It's not exactly the most well-known documentary about the Holocaust, but Josh Waletzky's Partisans of Vilna (1986) is one of the most interestingly told. Rather than focusing on typical accounts of Jewish suffering in Nazi concentration camps, we're given a rare look at the Lithuanian Jews who bravely fought and defended their homeland. The majority of this resistance took place in the Lithuanian capital city of Vilna---also known as Vilnius---and often involved risky sabotage missions to deter the invading Nazi forces. It's not just a series of personal reflections from one of the 20th century's darkest periods, as this film also serves as a true testament to human courage and survival. Additionally, Partisans of Vilna was an incredibly difficult documentary to organize and film.
At the time of the film's production in the early 1980s, the now-defunct Soviet Union was still an empire and Lithuania was part of it. Denied access to film in the country, the crew was forced to incorporate a few surprise tactics to get their much-needed material. A pair of survivors living in Lithuania were contacted, and the two people were able to get a small amount of footage at Vilna and the surrounding forest (remaining portions were shot in Israel, the United States, and Canada).
Funding for the documentary began pouring in soon after its inception; though the bulk of financing was provided by the National Endowment for the Humanities, several other third parties and foundations stepped up to ensure that Partisans of Vilna would be completed and released (among these individuals were Ed Asner, Joan Rivers, Barbra Streisand, and director Martin Brest).
Even so, Partisans of Vilna isn't about the cast and crew or the producers...it's about the survivors. More than 40 of them are interviewed here, with each one speaking candidly about their role in the resistance. In many cases, vintage photographs are often used to introduce many of the surviving contributors (as seen below); though it's an extremely simple technique and hardly a new concept, it really helps emphasize how much the survivors' lives have changed since the Holocaust. For obvious reasons, their invaluable participation is easily the heart of the film.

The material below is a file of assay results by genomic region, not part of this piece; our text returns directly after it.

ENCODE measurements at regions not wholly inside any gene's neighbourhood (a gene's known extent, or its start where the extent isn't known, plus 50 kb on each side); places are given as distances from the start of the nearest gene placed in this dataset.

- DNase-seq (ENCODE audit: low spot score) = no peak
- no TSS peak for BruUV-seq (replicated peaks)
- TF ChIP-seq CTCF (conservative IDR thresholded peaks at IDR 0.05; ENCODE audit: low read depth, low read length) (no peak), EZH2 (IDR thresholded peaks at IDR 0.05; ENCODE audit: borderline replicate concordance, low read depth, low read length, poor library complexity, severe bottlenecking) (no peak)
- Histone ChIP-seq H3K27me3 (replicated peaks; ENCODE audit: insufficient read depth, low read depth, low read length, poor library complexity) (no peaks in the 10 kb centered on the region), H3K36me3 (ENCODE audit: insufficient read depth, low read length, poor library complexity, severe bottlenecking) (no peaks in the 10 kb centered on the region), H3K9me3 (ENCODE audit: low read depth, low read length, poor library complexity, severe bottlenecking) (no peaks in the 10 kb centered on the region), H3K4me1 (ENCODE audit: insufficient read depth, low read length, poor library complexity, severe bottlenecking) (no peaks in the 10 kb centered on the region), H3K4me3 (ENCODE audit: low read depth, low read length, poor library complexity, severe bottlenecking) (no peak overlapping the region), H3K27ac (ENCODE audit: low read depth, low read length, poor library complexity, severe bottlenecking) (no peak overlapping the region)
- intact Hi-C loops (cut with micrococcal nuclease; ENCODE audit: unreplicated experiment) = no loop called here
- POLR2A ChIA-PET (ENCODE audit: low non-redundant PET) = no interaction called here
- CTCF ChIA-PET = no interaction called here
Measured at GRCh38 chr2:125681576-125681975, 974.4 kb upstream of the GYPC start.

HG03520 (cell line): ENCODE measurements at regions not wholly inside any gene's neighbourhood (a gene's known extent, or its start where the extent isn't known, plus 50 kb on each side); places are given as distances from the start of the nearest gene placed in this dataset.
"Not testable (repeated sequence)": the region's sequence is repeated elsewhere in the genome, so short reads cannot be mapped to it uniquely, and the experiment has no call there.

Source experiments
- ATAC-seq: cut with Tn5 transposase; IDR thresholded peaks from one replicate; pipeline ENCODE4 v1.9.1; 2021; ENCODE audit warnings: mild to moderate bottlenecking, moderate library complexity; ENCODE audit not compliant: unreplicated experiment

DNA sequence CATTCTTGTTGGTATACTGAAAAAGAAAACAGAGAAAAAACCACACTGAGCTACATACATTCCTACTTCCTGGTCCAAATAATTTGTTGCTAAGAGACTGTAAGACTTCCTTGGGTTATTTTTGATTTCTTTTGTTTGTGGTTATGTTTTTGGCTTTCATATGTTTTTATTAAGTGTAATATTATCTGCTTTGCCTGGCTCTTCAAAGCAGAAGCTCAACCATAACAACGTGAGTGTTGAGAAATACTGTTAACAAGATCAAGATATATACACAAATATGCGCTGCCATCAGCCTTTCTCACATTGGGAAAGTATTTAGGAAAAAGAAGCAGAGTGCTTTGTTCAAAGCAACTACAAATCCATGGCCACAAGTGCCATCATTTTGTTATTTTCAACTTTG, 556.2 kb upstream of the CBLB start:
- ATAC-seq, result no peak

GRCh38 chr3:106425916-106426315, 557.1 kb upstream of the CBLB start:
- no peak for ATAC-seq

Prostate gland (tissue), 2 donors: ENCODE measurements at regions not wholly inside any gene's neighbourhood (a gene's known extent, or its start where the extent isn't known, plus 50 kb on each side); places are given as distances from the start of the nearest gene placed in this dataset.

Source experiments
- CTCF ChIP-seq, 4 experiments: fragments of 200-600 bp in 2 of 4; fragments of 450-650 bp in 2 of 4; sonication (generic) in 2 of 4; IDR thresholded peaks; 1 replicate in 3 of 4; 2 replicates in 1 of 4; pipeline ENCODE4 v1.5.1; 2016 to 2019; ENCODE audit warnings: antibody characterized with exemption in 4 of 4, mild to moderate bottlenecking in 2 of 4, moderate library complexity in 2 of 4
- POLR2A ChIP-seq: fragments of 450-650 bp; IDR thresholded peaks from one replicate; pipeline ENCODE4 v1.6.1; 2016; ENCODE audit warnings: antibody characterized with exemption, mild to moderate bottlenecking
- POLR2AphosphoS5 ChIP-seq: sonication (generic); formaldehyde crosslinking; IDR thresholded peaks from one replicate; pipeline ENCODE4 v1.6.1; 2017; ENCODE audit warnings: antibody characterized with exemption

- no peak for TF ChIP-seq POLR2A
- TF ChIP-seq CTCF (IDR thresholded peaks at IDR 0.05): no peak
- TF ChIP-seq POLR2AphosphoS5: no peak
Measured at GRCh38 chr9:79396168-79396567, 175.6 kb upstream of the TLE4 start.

For the bulk of the remaining time, Waletzky employs a wealth of archival footage---including detailed maps of the surrounding area, as well as the survivors' own memorabilia---to great effect, creating a incredibly layered portrait of WWII-era Lithuania. It's quite an accomplishment, considering he wasn't even allowed entry 40 years later. Though films like Schindler's List (and the countless documentaries produced by Steven Spielberg's Shoah Foundation) share similar themes of human courage and survival, Partisans of Vilna is one of the first efforts to really explore some of the lesser-known stories that took place during the Holocaust. It's extremely focused, detailed and reverent towards the survivors and their cause, deliberately paced but extremely easy to get lost in.
Partisans of Vilna will soon celebrate is 20th anniversary, and Docurama has done a terrific job in commemorating such an event. This 2-disc release presents the documentary with a solid, no-frills technical presentation---especially considering the level of difficulty present during the film's production---and has smartly combined the excellent main feature with a handful of appropriate supplements. Director Joseph Waletzky is one of the key contributors during the bonus features, though producer Aviva Kempner is perhaps an even greater presence. In any case, this well-rounded release is one of most pleasantly surprising DVD efforts this year---in any genre---and easily worth hunting down for any self-respecting documentary fan or ardent history buff.
Quality Control Department
Video & Audio Quality: